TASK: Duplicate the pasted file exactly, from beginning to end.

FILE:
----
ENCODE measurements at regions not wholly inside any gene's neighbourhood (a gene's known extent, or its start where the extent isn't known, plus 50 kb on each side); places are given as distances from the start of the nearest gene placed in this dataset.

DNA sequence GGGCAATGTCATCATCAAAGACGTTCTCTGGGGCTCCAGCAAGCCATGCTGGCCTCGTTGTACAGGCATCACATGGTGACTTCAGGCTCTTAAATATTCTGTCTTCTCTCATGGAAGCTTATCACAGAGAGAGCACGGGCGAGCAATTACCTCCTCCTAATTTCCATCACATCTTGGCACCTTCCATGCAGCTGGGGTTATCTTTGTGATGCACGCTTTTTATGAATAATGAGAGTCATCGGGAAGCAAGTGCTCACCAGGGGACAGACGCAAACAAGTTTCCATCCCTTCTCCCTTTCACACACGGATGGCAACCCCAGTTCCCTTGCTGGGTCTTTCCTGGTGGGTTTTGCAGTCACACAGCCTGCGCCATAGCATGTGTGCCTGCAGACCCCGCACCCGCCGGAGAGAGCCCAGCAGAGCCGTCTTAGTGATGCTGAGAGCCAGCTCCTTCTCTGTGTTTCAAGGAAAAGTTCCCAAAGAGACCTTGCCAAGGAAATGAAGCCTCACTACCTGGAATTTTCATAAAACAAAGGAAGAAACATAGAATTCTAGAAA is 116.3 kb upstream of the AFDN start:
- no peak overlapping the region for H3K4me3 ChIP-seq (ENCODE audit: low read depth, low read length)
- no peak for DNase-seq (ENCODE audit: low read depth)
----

ENCODE measurements at regions not wholly inside any gene's neighbourhood (a gene's known extent, or its start where the extent isn't known, plus 50 kb on each side); places are given as distances from the start of the nearest gene placed in this dataset.

DNA sequence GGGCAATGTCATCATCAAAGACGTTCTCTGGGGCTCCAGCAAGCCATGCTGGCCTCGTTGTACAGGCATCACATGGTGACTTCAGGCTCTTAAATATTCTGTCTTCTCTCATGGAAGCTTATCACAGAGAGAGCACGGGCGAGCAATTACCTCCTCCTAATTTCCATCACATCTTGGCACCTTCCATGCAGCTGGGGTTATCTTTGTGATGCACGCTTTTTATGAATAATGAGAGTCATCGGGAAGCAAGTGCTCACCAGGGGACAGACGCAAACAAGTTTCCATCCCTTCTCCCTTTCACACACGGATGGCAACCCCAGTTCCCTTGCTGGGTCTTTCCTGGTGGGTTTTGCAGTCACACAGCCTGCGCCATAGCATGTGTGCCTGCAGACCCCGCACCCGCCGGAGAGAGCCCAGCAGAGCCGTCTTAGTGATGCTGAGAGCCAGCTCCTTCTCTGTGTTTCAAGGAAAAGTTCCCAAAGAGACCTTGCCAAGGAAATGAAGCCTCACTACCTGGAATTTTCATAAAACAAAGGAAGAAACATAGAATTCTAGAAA is 116.3 kb upstream of the AFDN start:
- no peak overlapping the region for H3K4me3 ChIP-seq (ENCODE audit: low read depth, low read length)
- no peak for DNase-seq (ENCODE audit: low read depth)